Photo Essay

Photography is not safe

The debate sucks like Hoover, as they used to say. It's boring, I don't wanna have no part in it. But see, I care enough to be annoyed. Royally so. A surefire sign I should at least speak my heart.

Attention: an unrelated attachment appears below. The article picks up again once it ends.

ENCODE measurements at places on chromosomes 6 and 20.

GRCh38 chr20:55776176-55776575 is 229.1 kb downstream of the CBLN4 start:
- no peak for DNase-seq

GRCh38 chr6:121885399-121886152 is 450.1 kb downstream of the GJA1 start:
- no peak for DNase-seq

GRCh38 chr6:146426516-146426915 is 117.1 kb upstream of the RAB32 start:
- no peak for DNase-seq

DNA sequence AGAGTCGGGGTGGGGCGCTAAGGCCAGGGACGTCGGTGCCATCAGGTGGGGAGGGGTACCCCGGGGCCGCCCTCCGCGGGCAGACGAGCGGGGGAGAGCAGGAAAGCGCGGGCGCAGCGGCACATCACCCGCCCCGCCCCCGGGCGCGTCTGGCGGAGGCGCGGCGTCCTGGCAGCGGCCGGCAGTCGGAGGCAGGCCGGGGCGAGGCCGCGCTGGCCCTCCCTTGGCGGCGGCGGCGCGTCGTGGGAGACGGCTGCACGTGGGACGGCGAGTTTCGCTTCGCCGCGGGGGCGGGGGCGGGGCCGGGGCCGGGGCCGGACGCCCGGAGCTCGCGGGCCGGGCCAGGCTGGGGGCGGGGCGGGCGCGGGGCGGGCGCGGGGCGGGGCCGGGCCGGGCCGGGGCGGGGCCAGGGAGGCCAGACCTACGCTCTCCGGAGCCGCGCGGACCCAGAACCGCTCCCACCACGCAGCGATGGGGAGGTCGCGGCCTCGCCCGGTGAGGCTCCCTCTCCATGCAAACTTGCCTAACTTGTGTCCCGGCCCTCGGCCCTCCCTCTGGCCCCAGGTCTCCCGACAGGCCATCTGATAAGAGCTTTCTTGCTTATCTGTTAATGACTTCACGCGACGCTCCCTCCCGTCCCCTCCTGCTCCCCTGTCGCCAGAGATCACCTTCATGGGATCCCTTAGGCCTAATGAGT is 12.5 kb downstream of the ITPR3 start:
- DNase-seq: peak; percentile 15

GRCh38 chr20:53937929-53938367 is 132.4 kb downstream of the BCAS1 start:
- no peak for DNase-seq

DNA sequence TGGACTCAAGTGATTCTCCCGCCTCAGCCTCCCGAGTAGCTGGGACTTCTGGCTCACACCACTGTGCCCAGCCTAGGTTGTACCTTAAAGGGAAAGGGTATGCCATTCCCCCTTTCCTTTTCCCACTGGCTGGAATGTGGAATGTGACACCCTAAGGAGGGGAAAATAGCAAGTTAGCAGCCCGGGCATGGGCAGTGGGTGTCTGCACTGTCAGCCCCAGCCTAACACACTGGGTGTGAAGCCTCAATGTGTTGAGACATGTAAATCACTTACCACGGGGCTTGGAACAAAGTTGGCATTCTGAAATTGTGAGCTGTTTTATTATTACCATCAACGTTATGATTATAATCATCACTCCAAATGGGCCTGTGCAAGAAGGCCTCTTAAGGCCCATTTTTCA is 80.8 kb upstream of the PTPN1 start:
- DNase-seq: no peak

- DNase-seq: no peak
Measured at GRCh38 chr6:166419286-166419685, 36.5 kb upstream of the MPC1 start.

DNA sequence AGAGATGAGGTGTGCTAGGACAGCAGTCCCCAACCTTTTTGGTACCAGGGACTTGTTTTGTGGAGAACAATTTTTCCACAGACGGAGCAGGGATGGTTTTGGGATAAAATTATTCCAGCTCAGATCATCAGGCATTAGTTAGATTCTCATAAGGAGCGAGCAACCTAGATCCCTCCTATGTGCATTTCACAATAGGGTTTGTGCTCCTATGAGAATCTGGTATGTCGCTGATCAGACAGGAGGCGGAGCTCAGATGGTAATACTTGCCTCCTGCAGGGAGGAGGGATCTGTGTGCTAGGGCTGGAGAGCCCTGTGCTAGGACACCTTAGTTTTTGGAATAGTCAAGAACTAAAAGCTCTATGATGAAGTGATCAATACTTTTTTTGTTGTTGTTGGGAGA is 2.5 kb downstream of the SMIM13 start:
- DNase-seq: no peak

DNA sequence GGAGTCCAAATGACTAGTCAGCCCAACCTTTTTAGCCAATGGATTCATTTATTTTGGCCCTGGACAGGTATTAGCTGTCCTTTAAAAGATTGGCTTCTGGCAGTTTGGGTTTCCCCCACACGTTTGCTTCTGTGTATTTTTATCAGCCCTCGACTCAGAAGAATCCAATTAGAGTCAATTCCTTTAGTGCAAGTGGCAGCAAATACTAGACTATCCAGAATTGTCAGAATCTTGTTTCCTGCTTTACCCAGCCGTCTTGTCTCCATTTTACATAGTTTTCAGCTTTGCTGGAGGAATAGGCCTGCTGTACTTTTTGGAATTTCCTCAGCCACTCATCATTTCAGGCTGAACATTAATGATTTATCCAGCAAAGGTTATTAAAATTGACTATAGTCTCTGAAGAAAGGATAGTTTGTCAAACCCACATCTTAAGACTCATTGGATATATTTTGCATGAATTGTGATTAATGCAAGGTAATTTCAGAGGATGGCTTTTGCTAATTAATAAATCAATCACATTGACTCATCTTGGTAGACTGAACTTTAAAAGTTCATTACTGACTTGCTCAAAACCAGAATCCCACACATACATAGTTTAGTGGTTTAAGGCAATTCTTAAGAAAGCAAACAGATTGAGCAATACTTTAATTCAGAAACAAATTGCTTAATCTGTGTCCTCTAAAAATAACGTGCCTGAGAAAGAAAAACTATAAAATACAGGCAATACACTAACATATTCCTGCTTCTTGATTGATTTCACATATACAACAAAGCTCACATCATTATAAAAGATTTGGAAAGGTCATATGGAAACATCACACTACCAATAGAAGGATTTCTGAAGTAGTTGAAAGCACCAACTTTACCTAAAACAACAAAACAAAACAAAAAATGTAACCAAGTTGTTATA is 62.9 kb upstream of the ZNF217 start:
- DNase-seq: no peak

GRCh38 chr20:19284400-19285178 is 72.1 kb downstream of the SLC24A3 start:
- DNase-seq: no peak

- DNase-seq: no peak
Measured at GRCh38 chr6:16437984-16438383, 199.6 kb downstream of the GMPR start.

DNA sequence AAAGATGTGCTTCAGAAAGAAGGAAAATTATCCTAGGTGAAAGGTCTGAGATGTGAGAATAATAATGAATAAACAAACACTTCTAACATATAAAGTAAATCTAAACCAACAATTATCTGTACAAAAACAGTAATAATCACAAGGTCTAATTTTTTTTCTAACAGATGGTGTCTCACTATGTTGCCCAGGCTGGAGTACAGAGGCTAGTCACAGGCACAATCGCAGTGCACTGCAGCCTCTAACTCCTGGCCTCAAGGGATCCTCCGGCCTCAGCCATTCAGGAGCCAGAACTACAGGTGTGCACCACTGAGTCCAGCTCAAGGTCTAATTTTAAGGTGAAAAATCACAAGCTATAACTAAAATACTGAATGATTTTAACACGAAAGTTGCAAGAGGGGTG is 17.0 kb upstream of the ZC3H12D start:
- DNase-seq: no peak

According to a small, but vociferous minority on JPGmag this site is threatened to drown in a tsunami of "smut". I beg to differ. While I've seen the odd photo here that disturbs me, I've been long enough on JPGmag to know the situation is well under control and the idea of porn contagion spreading through the community like an epidemic has all the evidence of Nessie or Bigfoot to it. The "spotlight" concept was bound to raise concern, it did, and the legit concerns have been addressed. I can't see an abyss of moral corruption here. What I do see though is an influx of people with a very special and narrow concept about what JPGmag should and shouldn't be. Far from acting as envoys of a "movement" these people still share enough of an ideology to put a circle around them: it's predominantly white, middle aged, fairly well educated people full to the brim with anger and fear. Suspicious of anything "different" they think hate is a family value and want to shape their playgrounds according to their neurosis. Their mind is a gated community populated by certain brands of bigoted patriotism, "morality" and conservatism. Not being the majority here, having a hard time bullying the management into censorship they throw tantrum after tantrum, just like spoilt children who don't get their fifth ice cream in a row. If it's not "smut" they so terribly care about than it's something else. Starting about a year ago, graffiti pictures of mine were questioned for their alleged lack of morality. My politics have been attacked. Some brilliant person thought I wanted to denigrate NATO with this picture, and withdrew his comment to that effect when I pointed out this is not NATO's logo at all. Another expert was angered enough by a birdhouse to pester me under various names with comments on my "skewed ideas about heroism". I know net communities where you feel like walking between kennels full of rabid dogs, and though JPGmag is far from this state of affairs even a faint whiff of dog droppings makes me nervous.